U.S. pension boards are under scrutiny — from fees to salaries to investment performance.
Critics frequently point to the composition of the board as a key factor in system effectiveness, while defenders point to crippling legislation or meddling politicians. The list goes on and on.
Out of those discussions, governance has become a hot topic at conferences, retirement boards and statehouses alike.
Every public pension system and trustee is unique, and only the pension system itself can determine what governance approach works best for it, sources said. However, common questions must be asked, they added.
"Fundamentally, governance is decision-making," said Rick Funston, Naples, Fla.-based partner at Funston Advisory Services LLC. "What are the key decisions? Who makes them? What intelligence and insights do (you) need to make the best decisions under the circumstances?"
"Good governance is decision-making aligned with fiduciary duties, and that means having the authority to carry (those duties) out," Mr. Funston said.
Put another way, good governance is a four-legged stool, he said. The first leg is setting the direction of the organization, followed by directing staff and prudently delegating, overseeing what has been delegated, and correcting course when needed.
When it comes to trustee selection, "you want a board that has the requisite skills and experience plus people who can think strategically," said Keith Ambachtsheer, Toronto-based director emeritus of the Rotman International Centre for Pension Management and president of KPA Advisory Services Ltd.
It's important to find trustees who focus on long-term issues, think them through and question management about the degree to which they're doing things, Mr. Ambachtsheer said.
That includes asking questions, he said, such as, "What kind of people are you hiring? Why?" In investments, "Are you insourcing or outsourcing? Why?" In audits, "Are we getting the information as an organization we need to satisfy stakeholders? What kind of information is required to do my fiduciary duty?"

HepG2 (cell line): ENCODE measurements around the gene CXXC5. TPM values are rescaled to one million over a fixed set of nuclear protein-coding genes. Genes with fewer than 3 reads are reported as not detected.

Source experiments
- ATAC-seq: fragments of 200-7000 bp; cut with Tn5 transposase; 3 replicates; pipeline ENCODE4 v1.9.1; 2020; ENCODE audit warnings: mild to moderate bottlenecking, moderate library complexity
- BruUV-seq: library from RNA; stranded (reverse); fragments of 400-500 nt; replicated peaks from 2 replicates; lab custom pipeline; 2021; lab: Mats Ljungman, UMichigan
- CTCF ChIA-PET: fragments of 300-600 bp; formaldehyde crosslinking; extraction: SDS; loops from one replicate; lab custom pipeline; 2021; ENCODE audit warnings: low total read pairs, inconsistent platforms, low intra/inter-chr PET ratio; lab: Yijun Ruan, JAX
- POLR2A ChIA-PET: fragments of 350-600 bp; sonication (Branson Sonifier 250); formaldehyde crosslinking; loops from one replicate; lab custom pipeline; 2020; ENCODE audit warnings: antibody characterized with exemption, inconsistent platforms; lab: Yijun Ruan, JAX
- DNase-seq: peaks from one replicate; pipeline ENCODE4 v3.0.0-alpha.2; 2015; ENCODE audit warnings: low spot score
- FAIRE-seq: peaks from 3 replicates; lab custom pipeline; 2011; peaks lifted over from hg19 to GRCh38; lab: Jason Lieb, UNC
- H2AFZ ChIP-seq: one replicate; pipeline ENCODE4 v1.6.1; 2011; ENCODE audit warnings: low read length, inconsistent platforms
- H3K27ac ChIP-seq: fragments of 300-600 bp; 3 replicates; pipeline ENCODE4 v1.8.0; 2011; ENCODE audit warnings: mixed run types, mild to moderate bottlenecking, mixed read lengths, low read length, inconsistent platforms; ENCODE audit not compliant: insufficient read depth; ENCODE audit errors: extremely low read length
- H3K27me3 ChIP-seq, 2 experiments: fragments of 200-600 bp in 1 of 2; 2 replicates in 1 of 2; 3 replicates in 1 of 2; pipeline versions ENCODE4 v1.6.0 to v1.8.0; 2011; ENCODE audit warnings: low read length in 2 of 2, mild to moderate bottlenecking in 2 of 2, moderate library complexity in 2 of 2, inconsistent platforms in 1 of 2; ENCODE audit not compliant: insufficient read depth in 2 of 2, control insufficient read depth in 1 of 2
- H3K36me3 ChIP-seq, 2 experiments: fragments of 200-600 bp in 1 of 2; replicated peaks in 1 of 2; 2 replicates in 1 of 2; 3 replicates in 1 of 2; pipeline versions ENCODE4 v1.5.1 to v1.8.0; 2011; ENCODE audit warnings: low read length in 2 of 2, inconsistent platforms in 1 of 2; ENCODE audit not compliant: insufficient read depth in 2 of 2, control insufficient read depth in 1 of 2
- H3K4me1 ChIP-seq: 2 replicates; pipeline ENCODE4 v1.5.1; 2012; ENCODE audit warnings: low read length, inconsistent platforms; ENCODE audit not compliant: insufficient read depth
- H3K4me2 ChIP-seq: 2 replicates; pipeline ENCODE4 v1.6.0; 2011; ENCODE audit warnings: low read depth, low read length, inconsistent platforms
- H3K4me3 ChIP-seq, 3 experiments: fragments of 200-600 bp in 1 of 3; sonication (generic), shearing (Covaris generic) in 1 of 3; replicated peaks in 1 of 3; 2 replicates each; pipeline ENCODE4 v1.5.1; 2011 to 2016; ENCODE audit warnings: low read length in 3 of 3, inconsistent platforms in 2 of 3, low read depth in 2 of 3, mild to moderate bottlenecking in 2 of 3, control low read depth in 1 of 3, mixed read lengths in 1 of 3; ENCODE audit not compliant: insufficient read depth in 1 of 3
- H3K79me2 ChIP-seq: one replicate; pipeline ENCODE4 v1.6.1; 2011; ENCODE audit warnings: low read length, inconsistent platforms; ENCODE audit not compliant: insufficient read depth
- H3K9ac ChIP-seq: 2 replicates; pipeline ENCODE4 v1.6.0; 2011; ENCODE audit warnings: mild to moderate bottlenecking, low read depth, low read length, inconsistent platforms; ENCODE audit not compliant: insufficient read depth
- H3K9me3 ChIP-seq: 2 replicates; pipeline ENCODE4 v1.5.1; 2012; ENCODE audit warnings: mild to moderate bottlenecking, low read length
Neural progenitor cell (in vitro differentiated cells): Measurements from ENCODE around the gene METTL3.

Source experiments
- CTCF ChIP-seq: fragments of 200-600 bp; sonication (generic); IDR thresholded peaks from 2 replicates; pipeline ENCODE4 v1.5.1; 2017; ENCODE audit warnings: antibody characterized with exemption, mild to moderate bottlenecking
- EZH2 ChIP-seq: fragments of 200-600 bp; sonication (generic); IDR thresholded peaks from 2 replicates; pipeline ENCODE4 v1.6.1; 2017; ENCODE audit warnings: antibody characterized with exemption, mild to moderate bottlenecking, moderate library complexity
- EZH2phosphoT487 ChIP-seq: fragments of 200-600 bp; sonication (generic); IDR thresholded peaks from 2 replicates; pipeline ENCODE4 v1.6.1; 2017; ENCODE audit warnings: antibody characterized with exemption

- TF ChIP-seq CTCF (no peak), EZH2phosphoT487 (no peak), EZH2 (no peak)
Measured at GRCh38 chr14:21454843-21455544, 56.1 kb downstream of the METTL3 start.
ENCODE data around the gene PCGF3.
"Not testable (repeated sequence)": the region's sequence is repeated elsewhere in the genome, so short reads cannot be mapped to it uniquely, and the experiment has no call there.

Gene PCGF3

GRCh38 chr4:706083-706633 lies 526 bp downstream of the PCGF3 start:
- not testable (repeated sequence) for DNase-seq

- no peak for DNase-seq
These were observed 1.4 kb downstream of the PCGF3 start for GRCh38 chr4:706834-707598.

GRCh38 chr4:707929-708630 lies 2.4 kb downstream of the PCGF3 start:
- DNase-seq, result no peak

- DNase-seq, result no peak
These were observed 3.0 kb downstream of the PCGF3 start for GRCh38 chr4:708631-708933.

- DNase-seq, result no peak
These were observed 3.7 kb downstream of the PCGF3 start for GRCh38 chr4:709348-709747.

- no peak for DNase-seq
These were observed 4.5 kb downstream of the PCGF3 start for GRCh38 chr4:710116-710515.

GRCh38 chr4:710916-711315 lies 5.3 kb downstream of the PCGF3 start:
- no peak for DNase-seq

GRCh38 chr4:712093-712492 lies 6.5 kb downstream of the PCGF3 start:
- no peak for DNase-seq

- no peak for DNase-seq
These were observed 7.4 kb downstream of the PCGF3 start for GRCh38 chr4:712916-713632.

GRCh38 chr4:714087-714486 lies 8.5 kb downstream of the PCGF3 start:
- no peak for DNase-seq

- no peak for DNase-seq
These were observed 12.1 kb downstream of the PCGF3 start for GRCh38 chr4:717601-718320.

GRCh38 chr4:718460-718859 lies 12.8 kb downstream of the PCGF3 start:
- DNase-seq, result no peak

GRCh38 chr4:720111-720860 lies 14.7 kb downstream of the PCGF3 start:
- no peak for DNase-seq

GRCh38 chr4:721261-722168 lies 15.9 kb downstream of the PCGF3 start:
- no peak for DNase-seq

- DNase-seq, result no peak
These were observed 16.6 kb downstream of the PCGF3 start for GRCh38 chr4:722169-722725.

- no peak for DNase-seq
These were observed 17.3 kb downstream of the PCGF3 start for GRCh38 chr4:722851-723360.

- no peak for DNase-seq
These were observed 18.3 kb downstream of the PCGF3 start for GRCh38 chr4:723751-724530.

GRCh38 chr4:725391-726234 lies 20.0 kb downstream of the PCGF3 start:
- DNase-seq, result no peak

In the past year, governance concerns have been raised at New Mexico Educational, Dallas Police & Fire and Kentucky Retirement Systems.
One concern at the $12 billion New Mexico Educational Retirement Board, Santa Fe, is the system's limited role in investment staff hiring and salary decisions. Currently, the state Legislature sets the headcount, and the state personnel system approves job postings, sets application criteria and gathers applications before passing candidates to the pension fund.
A bill proposed by the pension fund for the 2017 legislative session would have given the executive director the ability to hire and set the salaries of various investment staff members, including the chief investment officer, investment analysts and investment division supervisors, within ranges approved by the fund's board of trustees. The bill died in committee.
"For someone who is in the field, it's easier to assess what we need and how candidates fit into what we need," said Bob Jacksha, chief investment officer at NMERB.
The salaries for the pension fund's investment staff also lag those of other comparable state pension plans "quite severely," which has hampered investment staff retention and the fund's recruitment efforts, Mr. Jacksha said.
One of the fund's two core fixed-income portfolio managers left about a year and a half ago and it has taken that long to find a replacement, Mr. Jacksha said. Although several candidates were offered the position, they turned it down partly because the salary was not competitive, he said. Pension fund executives would like to raise investment salaries to the level of other states.
Mr. Jacksha added the current situation has "definitely constrained (the pension fund) from going any further in internal management or more sophisticated approaches."
Investment staff currently manages internally about $1 billion in fixed income, $2.2 billion in domestic equity and also makes some private market co-investments.
If changes were to be approved by the Legislature, the pension fund would expand its internal management, which could help reduce fees and produce better results, Mr. Jacksha said.
However, "the first goal here is to maintain what we're already doing," he said. Other investment positions outside of fixed income have taken a long time to fill, and the pension fund is not fully staffed, he said.
Jan Goodwin, executive director of the educational retirement board, said the board is determining its next steps.
The experience at New Mexico Educational is not unique and does raise governance concerns, sources said.
When a legislature establishes authority to set a full-time employee count, limit salaries, or restrict the ability of the system to make appropriate decisions, "it makes it difficult to hold the system and its trustees accountable," said Keith Brainard, Georgetown, Texas-based research director at the National Association of State Retirement Administrators.